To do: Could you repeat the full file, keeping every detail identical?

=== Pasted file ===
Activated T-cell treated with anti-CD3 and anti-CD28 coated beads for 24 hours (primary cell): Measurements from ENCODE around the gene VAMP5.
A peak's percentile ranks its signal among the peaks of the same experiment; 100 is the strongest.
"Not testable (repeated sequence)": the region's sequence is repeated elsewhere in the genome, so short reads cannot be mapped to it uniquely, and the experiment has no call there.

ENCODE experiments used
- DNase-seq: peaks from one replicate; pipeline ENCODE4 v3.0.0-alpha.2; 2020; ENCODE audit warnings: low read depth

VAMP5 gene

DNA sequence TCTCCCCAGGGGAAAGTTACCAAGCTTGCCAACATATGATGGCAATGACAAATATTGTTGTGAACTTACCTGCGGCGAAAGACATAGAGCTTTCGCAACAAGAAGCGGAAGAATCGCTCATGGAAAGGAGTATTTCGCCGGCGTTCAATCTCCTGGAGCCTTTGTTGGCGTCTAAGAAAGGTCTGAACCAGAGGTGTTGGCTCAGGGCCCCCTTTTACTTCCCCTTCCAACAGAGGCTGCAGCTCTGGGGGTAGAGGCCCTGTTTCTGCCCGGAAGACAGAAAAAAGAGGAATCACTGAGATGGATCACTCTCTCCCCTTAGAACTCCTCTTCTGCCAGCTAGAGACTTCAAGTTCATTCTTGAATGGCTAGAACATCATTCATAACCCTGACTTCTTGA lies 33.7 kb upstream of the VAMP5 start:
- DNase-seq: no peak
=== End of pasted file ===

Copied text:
Activated T-cell treated with anti-CD3 and anti-CD28 coated beads for 24 hours (primary cell): Measurements from ENCODE around the gene VAMP5.
A peak's percentile ranks its signal among the peaks of the same experiment; 100 is the strongest.
"Not testable (repeated sequence)": the region's sequence is repeated elsewhere in the genome, so short reads cannot be mapped to it uniquely, and the experiment has no call there.

ENCODE experiments used
- DNase-seq: peaks from one replicate; pipeline ENCODE4 v3.0.0-alpha.2; 2020; ENCODE audit warnings: low read depth

VAMP5 gene

DNA sequence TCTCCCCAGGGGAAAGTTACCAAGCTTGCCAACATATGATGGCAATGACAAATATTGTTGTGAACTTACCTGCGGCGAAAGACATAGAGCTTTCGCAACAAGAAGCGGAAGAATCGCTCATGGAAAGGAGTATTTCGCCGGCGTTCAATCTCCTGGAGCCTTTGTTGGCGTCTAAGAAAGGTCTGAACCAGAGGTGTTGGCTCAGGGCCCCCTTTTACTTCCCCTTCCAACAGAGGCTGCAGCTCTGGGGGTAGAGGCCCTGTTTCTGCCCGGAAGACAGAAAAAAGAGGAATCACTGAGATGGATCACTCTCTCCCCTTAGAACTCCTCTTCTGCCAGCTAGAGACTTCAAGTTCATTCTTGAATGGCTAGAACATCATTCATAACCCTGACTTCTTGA lies 33.7 kb upstream of the VAMP5 start:
- DNase-seq: no peak